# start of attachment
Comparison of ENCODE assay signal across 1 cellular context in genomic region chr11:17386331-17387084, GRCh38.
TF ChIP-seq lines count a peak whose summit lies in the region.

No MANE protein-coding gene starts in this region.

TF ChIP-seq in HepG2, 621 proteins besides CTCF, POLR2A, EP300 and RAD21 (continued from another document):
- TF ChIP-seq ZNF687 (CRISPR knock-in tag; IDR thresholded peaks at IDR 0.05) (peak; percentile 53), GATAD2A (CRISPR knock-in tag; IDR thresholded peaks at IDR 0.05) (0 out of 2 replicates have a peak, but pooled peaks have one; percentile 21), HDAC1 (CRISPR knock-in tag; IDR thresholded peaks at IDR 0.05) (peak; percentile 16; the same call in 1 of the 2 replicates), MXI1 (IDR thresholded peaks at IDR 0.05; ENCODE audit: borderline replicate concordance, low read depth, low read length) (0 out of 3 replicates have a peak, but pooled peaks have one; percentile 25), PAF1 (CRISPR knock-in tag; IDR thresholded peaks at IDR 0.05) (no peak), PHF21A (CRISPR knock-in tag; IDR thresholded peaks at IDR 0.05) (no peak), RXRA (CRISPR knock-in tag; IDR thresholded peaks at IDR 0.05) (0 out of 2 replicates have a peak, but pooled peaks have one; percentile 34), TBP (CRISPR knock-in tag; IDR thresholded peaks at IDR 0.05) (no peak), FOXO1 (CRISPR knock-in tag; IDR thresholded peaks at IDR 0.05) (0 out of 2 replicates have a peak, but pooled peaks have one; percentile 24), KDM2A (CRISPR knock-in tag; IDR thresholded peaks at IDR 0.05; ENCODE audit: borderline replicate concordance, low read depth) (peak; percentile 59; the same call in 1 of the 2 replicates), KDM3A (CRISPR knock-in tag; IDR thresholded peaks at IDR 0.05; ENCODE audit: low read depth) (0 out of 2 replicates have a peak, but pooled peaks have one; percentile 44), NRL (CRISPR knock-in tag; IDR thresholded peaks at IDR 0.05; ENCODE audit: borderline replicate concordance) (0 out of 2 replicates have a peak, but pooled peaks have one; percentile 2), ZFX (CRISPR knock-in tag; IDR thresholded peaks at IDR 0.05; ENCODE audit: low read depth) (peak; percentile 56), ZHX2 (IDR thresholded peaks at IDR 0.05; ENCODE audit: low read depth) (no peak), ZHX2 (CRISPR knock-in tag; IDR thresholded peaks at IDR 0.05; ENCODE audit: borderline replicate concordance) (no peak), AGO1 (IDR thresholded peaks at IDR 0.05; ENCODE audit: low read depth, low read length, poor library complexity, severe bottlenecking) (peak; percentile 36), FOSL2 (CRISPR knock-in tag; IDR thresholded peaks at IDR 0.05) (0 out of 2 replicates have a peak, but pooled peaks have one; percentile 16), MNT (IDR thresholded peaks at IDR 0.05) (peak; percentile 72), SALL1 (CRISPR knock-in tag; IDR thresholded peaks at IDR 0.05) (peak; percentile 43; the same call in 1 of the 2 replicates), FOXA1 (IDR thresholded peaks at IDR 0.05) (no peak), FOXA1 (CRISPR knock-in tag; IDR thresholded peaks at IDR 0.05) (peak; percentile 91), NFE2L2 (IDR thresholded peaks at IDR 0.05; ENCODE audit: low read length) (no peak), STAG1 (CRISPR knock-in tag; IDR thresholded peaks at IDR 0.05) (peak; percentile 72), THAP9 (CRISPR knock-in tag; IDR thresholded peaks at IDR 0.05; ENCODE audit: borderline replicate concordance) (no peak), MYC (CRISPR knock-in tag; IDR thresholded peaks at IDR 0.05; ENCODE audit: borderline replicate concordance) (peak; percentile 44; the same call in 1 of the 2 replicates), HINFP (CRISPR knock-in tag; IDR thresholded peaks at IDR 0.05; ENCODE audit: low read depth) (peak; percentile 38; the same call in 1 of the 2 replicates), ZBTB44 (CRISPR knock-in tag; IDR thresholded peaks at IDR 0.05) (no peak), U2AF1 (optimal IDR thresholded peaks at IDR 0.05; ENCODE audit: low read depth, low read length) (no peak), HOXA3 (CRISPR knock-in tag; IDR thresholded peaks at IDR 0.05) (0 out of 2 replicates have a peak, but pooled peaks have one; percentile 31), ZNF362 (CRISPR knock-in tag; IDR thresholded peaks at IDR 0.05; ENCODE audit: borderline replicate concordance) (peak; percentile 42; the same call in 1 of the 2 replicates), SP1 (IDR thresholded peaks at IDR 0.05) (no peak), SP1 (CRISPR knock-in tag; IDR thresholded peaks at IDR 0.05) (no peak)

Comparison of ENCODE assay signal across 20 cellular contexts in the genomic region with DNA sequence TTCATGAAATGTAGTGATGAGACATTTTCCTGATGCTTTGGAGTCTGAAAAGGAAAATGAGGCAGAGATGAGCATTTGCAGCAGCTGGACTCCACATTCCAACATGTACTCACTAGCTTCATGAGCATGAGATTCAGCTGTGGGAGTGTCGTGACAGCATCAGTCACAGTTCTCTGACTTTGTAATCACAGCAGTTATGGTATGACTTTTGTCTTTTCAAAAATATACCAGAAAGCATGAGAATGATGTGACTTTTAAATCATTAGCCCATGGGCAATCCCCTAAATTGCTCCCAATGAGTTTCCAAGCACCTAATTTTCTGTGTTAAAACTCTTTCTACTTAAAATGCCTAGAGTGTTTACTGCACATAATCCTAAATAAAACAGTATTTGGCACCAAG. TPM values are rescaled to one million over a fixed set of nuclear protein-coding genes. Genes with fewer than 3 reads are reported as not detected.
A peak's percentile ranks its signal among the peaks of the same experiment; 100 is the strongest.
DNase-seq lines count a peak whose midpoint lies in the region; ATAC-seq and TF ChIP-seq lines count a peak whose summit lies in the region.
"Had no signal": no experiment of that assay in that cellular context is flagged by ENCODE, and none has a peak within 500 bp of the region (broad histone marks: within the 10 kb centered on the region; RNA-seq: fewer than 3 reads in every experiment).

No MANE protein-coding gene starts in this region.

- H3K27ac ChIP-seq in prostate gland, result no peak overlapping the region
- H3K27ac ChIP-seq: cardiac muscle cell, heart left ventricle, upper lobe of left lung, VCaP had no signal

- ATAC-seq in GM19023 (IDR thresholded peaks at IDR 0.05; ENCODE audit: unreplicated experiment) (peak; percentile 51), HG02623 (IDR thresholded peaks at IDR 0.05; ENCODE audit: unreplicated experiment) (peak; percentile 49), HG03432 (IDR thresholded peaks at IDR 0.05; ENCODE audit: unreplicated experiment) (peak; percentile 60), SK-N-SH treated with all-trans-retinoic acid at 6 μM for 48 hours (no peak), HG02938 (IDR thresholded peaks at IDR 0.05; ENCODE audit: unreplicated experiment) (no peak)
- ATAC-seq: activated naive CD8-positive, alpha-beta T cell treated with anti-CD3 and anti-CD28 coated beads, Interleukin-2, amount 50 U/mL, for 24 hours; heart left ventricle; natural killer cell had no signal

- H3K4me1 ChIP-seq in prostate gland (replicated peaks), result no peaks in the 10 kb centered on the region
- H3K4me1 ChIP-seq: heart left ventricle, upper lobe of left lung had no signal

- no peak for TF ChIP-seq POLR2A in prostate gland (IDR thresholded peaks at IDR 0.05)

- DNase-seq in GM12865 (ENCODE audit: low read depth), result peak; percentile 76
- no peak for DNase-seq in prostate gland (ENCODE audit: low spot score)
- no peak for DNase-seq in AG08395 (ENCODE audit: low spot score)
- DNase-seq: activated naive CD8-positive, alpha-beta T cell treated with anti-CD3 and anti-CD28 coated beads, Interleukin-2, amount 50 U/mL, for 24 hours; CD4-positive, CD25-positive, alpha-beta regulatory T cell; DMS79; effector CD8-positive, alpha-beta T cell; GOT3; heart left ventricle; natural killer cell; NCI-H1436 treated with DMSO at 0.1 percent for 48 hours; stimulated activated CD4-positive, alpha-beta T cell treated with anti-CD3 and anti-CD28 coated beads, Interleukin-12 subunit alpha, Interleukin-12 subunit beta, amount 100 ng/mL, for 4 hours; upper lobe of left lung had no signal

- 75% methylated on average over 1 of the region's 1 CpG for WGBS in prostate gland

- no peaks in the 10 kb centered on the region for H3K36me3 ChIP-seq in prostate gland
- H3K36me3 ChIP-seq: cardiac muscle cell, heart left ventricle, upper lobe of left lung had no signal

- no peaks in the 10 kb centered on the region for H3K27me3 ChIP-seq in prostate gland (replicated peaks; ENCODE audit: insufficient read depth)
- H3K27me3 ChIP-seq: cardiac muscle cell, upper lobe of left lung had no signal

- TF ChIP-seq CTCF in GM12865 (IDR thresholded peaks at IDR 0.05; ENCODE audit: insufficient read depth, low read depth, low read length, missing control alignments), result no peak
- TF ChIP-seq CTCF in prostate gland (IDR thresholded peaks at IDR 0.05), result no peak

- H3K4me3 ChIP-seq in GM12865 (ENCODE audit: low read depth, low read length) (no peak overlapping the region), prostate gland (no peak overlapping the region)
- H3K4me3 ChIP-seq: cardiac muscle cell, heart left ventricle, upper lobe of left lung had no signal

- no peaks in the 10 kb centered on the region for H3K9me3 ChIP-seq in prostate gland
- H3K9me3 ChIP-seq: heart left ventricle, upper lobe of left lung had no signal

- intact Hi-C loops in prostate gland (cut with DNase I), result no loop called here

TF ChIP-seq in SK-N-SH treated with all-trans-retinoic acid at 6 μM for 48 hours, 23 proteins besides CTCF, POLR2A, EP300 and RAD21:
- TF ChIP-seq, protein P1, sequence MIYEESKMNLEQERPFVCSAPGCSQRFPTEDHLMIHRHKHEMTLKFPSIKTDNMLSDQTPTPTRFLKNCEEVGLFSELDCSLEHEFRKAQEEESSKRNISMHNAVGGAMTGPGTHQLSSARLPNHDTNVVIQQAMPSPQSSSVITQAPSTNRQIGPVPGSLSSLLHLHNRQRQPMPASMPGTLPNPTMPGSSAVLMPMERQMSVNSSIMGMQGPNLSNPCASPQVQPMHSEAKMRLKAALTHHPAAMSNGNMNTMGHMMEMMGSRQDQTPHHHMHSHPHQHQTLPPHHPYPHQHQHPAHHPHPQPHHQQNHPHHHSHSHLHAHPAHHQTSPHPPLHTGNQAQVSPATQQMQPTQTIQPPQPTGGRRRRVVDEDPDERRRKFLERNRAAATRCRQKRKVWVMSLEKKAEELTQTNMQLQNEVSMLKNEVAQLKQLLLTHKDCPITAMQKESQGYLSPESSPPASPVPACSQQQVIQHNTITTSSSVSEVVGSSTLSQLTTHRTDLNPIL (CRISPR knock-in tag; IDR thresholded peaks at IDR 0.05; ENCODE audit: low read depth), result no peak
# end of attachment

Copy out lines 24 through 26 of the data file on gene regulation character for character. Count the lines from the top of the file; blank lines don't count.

- H3K36me3 ChIP-seq: cardiac muscle cell, heart left ventricle, upper lobe of left lung had no signal

- no peaks in the 10 kb centered on the region for H3K27me3 ChIP-seq in prostate gland (replicated peaks; ENCODE audit: insufficient read depth)
- H3K27me3 ChIP-seq: cardiac muscle cell, upper lobe of left lung had no signal